CIPP is a form of trenchless repair solution, also known as ‘no-dig’ technology. Commonly CIPP involves insertion of a Resin impregnated reinforced liner through an existing pipeline, the liner is the cured insitu to form a seamless, jointless pipe within an existing pipeline, restoring the strength and serviceability of the pipe without he disruption that would be caused by the traditional method of excavation. CIPP is less disruptive to the environment to the public, and is more economic in almost all cases, than Open Cut Excavation.
CIPP methods can be used to rehabilitate sanitary sewers, storm drains and pressure pipelines for water, gas and process effluents. We are able to accommodate circular pipes from 50mm to 1800mm diameter through our own impregnation facility and to supply liners up to 2700mm diameter, we can also accommodate non circular pipe profiles.
Firstly the materials and process for each job are specified and designed by the contractor with advice from the supplier. Including material choice, liner thickness, installation and curing method.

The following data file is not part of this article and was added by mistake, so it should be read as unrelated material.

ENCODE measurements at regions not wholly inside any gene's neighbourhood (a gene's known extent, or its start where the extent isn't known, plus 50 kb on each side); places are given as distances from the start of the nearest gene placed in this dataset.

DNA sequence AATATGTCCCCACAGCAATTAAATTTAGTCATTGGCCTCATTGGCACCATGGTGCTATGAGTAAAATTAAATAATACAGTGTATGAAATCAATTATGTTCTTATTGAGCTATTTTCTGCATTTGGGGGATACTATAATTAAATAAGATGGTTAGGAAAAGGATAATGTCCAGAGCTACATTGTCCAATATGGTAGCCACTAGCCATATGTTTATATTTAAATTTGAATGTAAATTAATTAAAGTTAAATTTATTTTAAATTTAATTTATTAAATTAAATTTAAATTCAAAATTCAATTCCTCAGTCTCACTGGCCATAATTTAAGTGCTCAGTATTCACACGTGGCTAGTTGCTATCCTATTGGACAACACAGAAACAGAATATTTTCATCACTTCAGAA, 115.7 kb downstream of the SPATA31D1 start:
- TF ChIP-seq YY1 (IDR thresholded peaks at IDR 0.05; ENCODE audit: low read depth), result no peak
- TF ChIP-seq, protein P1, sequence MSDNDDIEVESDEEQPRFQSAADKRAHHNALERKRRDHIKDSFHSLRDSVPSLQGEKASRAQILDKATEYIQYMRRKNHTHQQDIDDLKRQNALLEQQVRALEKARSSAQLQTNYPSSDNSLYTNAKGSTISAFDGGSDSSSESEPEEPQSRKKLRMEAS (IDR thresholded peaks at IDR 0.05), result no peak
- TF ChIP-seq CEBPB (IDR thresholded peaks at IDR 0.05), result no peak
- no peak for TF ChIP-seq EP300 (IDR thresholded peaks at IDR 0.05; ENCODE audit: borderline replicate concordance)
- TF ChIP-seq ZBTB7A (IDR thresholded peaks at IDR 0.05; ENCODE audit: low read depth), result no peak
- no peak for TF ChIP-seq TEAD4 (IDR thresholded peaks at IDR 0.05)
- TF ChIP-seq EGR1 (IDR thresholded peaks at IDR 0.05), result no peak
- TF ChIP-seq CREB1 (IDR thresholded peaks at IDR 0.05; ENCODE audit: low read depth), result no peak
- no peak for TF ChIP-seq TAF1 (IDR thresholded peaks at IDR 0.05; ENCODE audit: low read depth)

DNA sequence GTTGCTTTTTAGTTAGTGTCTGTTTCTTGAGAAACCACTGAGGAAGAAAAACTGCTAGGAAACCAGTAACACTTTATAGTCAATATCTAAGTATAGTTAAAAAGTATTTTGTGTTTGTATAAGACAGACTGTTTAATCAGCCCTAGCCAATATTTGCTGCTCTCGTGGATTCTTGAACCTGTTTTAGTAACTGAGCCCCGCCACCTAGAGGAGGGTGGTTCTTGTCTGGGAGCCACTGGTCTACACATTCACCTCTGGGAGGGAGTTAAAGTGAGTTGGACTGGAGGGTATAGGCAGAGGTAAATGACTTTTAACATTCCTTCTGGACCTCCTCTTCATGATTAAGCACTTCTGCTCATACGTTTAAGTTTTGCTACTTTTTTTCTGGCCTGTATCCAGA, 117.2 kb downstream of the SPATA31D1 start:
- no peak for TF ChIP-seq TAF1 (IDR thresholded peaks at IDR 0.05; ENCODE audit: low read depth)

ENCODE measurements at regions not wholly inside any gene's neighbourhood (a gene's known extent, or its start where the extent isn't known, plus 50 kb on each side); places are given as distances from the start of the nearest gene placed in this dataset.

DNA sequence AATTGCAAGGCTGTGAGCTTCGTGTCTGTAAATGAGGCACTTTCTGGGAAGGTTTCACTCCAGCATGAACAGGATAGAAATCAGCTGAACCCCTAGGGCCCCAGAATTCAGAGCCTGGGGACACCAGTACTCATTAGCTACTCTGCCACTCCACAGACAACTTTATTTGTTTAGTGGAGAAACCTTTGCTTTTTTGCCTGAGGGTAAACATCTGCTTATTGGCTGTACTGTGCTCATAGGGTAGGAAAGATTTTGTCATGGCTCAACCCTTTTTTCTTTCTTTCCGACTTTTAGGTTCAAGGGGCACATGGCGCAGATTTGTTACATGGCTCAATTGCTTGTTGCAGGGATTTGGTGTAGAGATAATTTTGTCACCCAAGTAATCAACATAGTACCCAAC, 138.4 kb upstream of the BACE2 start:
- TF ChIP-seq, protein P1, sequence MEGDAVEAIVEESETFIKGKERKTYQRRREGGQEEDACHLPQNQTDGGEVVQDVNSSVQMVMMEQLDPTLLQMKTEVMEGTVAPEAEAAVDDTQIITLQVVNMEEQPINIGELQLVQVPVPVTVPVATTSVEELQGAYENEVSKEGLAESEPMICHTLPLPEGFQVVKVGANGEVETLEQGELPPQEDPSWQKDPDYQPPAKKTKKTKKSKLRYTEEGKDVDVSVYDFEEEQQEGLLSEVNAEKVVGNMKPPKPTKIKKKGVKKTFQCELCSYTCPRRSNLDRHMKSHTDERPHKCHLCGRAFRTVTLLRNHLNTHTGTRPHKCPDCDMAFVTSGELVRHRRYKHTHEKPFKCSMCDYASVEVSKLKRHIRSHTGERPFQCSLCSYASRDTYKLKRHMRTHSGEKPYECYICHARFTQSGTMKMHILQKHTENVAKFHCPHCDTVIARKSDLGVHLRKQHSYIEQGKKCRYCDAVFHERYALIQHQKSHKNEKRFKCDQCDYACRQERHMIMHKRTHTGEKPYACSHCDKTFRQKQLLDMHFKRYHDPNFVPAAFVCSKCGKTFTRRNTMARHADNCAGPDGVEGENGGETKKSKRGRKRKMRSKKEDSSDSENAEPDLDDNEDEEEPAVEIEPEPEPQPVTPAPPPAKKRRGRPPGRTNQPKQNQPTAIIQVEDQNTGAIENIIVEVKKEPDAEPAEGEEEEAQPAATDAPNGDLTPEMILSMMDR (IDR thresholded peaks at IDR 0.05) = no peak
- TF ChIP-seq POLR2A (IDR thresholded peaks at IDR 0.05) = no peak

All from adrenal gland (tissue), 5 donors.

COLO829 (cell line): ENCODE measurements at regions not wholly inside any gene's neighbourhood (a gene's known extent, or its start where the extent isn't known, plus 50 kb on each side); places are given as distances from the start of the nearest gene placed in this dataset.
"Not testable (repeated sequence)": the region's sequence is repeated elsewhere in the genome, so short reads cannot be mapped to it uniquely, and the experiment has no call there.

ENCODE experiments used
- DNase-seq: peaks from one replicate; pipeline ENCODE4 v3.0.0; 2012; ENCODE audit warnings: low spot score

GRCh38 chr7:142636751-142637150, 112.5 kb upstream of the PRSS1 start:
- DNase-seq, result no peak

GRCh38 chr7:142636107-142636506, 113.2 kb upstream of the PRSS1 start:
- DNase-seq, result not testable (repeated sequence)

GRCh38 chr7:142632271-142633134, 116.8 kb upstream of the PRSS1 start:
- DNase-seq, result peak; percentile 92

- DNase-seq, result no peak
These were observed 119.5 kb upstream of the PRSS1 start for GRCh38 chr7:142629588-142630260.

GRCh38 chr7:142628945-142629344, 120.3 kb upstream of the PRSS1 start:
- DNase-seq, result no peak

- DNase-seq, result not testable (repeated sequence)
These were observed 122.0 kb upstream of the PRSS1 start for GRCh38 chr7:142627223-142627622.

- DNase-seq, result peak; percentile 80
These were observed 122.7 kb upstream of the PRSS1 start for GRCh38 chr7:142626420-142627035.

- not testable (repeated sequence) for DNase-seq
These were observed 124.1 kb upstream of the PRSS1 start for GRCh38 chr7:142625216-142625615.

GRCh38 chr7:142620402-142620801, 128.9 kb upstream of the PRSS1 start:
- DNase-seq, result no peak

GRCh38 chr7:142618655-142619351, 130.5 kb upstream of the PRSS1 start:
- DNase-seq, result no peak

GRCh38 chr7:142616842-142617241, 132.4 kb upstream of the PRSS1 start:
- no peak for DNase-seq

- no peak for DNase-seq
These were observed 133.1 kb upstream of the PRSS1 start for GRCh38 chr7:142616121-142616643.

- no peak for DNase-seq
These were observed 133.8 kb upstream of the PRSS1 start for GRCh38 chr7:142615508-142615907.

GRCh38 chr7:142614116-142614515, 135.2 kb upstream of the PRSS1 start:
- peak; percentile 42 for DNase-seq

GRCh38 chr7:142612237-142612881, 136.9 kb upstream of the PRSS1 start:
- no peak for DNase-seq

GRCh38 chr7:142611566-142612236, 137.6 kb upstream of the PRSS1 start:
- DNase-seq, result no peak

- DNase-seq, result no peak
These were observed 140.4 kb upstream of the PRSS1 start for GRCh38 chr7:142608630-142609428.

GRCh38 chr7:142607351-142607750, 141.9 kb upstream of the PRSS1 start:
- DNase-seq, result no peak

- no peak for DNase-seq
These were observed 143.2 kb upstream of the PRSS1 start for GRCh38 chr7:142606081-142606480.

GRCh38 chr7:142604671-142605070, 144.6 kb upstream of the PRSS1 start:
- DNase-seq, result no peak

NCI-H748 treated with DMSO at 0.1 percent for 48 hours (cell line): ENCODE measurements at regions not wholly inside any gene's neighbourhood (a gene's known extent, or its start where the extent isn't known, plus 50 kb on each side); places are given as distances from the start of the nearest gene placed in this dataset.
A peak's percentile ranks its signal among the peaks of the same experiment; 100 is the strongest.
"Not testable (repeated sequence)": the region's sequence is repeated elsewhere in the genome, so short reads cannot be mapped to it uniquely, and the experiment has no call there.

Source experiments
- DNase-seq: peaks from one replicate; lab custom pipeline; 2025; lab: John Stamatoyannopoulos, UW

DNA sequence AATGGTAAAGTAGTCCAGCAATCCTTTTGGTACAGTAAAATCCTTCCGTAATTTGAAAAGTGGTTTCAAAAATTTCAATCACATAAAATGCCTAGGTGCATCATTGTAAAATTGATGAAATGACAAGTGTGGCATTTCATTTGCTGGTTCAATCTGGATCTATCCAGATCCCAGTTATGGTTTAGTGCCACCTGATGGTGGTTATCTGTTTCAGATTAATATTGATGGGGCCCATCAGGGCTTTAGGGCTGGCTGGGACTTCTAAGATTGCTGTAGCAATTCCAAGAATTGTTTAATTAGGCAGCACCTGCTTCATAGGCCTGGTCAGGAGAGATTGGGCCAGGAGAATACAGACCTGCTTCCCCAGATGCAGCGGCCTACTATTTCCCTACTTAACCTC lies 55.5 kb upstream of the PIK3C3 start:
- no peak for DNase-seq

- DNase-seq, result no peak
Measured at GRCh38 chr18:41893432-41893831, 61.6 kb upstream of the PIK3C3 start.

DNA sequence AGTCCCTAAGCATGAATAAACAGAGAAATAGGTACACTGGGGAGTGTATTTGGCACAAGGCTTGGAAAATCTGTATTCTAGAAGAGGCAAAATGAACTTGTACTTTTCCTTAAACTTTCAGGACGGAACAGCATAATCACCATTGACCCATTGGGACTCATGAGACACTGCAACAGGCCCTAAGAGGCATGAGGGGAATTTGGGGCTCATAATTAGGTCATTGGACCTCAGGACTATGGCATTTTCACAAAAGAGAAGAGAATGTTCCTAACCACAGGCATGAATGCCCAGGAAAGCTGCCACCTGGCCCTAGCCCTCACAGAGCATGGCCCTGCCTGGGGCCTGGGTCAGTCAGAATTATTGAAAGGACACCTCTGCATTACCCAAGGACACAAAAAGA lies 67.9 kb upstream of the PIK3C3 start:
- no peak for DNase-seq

The pipe is then cleaned and any debris removed. In the case of damage and deformation to the pipe, local repairs may need to be performed, ready for the CIPP process.
Once this has been approved the process involves a needle felt or glass fibre liner being impregnated with resin. Using either pinch rollers or a wet out table to ensure the liner is fully saturated. The liner is then installed into the pipe using either an inversion or drag in method.
The drag in method is most commonly used for small diameter manhole to manhole, ambient cure applications, in combination with a calibration hose or inflation tube, that is left in place until the liner is cured. UV Lining also utilises the drag in installation method, the liner is usually manufactured from glass fibre and impregnated with polyester resin, winched into place and inflated using a blower system, the UV light train is then pulled through the inflated liner to cure.
The inversion method makes use of scaffolding, an inversion drum or sluice to fill the liner with water or air. Thus forcing the liner to invert and be pushed into the host pipe. Where as the drag in method, which requires access to both ends of the rehabilitation, pulls the impregnated liner into place. Effectively the liner is pushed into the host pipe, and thus only a single access point is required for installation, this method is suitable for use with ambient, heat assisted, and hot cure applications.
Once the liner is completely cured, the ends are cut as appropriate, any laterals reinstated and a new pipe is formed within an existing pipeline, the contractor will then finish by surveying the works and evidencing through CCTV survey.